Sunday, October 23, 2016

Another indication that all the recent incidents have been practice for something truly massive? 
Group of hackers claims responsibility for massive cyber attack
On Friday, epic cyberattacks crippled a major internet firm, repeatedly disrupting the availability of popular websites across the United States.  The hacker group claiming responsibility says that the day's antics were just a dry run and that it has its sights set on a much bigger target.
   Members of a shadowy hacker group that calls itself New World Hackers claimed responsibility for the attack via Twitter, though that claim could not be verified.  They said they organized networks of connected devices to create a massive botnet that threw a monstrous 1.2 trillion bits of data every second at Dyn's servers.  Dyn officials wouldn't confirm the figure during a conference call later Friday with reporters.
   Cottrell noted that there are several firms that offer protection against DDoS attacks, by giving companies a way to divert the bad traffic and remain online in case of an attack.  But monthly subscription fees for these services are generally equal to a typical DDoS extortion payment, giving companies little incentive to pay for them.
Meanwhile not much is required in the way of resources or skill to mount a botnet attack, he said, adding that would-be attackers can rent botnets for as little as $100.  Cottrell said the long-term solution lies in improving the security of all internet-connected devices.

I wonder if my students will live-stream my lectures?  What message is Facebook sending?
Facebook’s first Live Video ad campaign encourages you to stream everyday life
Facebook is launching a large-scale ad campaign on the streets of the United States and United Kingdom in a bid to get more people to start streaming using its Live Video service.

(Related) Everyone else better try and catch up?
It looks like Instagram is testing live video on the beta version of its app

Something for Denver?  (Boulder maybe.)
Two-wheel drive: China tech giants bet on 'Uber for bikes' in hunt for next unicorn
China's tech industry giants are sloughing hundreds of millions of dollars into what they're betting will be the country's next big internet craze - 'Uber for bikes'.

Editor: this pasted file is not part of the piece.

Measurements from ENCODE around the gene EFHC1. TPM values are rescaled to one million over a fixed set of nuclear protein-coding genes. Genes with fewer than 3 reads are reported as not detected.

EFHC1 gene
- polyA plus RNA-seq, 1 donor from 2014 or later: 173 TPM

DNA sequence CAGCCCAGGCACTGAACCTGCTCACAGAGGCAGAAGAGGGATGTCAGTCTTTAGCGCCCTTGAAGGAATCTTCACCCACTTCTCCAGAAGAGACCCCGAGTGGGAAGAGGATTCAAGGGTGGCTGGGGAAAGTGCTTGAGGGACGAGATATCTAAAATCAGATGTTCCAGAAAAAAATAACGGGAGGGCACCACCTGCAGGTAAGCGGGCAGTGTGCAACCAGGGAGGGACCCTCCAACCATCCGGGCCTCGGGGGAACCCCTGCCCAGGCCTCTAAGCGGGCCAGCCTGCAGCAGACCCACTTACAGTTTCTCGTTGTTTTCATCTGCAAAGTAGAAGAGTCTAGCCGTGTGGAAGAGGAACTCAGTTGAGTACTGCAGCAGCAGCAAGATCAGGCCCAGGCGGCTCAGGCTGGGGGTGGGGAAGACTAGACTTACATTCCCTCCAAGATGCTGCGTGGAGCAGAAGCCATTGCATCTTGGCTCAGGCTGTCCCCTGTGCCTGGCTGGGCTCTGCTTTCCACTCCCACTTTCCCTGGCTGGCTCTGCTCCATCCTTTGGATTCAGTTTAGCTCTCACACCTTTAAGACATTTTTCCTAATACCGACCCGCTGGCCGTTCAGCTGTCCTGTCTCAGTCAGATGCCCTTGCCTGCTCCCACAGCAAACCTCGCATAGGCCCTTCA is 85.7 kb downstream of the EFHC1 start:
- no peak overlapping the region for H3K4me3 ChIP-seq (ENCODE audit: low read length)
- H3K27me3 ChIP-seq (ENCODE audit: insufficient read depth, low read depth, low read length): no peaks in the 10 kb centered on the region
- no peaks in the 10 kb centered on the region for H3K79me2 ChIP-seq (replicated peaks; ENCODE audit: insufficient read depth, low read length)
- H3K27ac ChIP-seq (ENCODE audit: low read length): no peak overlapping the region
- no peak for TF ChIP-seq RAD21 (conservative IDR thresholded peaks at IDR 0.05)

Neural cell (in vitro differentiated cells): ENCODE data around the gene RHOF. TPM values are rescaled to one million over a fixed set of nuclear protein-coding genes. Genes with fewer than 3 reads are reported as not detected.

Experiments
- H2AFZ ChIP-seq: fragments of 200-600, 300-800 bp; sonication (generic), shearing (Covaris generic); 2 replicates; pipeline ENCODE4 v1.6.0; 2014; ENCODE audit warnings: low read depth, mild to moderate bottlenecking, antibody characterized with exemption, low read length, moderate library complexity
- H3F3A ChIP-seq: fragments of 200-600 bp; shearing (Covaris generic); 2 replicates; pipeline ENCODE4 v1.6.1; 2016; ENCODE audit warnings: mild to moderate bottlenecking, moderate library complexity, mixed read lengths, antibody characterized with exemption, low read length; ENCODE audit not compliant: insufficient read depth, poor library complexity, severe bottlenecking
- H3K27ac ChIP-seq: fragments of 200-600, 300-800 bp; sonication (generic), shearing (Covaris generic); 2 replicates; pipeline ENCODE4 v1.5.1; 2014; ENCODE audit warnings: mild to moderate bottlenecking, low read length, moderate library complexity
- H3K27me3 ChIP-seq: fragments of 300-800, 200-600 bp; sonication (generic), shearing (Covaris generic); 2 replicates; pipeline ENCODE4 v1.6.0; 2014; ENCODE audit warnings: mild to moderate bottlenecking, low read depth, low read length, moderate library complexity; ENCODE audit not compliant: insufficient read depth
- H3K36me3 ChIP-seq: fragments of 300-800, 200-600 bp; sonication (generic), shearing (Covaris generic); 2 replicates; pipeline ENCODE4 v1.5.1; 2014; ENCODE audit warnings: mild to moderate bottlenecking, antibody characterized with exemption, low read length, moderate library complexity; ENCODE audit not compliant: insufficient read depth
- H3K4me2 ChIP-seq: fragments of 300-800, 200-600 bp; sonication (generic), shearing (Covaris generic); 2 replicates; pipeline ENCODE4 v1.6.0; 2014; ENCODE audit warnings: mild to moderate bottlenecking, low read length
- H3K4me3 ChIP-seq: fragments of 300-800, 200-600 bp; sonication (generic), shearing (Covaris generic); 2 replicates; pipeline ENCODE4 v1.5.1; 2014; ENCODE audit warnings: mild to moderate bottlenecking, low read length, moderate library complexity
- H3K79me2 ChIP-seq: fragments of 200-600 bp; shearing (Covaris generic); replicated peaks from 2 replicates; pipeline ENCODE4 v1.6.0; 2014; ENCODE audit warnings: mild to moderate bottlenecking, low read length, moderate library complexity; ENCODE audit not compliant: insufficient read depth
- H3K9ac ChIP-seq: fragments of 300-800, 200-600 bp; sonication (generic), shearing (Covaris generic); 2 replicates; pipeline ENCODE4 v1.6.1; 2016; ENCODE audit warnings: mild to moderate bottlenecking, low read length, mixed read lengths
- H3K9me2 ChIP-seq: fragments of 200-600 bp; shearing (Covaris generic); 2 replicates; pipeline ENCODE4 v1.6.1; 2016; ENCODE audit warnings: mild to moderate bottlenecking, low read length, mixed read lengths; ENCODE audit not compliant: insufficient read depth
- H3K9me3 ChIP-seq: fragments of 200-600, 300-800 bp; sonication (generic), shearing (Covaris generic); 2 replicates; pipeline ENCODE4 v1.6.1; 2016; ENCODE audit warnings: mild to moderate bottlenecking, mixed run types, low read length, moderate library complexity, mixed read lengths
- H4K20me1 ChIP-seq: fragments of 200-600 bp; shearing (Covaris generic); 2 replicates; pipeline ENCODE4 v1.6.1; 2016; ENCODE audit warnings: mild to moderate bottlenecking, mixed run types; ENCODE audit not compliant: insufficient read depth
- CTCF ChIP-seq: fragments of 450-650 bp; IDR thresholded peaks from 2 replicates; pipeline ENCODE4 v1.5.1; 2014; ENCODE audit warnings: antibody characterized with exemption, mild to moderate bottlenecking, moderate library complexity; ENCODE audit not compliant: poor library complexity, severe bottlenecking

A symbol of China's cities long before a boom in cars, snarling traffic and smog, the humble bicycle is making a comeback.  Start-ups equipped with smartphone apps, GPS and scannable codes are selling cheap bike-sharing to city-dwellers as the way to beat jams on China's most clogged streets.
   Riders use smartphone apps to unlock and pay the cost of hire, and they are free to leave the bikes wherever their journey ends, a feature ofo and MoBike say is a major plus over traditional rental services, which require bikes to be returned to a parking station. MoBike's app also allows users to see nearby vacant bikes using a GPS tracking system.

Interesting times.  
Economists never imagined negative interest rates — now they're rewriting textbooks
If you’re a bank, the idea sounds crazy.  Why pay someone to hold your cash?
In 1983, when Frederic Mishkin started writing "The Economics of Money, Banking and Financial Markets," his seminal textbook on macroeconomics, he never thought he'd devote much space to the idea of negative interest rates.
"A million years no," Mishkin told Business Insider.
   And as Mishkin finishes the 12th edition of his textbook, he's devoting a whole lot of space to negative interest rates.
"There's something very shocking about this," Mishkin said.  "I have to talk about how negative rates are something that can be very prevalent."
   the experiences of the past few years suggest that central banks will need more room to maneuver in future crises.  That could mean rates as low as -4 or -5%.
But that's nearly impossible when people could just keep their money in cash and avoid the costs of depositing money.  So, in Rogoff’s mind, in order for central bankers to have the option to set significantly negative rates, we have to get rid of cash — or at least big bills above, say, $10 or 10 euros.  He writes about this in "The Curse of Cash."

Y’all better start reading science fiction!
Amazon CEO Jeff Bezos Believes Outer Space Is The Next Internet
For many, Space is the next frontier, but for Amazon CEO Jeff Bezos, it's the next internet, and he and his company wants to be there to see it happen.  He views space as a place that is lacking in infrastructure to support the vast amount of entrepreneurs the Earth has to offer.
Bezos spoke at the Vanity Fair New Establishment Summit in San Francisco.  He talked about Blue Origins, a rocket venture that falls under Amazon.  It's primarily competing directly with SpaceX, but it isn't being talked about on the same level.
The plan is to create the same type of infrastructure for space that Amazon did for the internet back in 1995.

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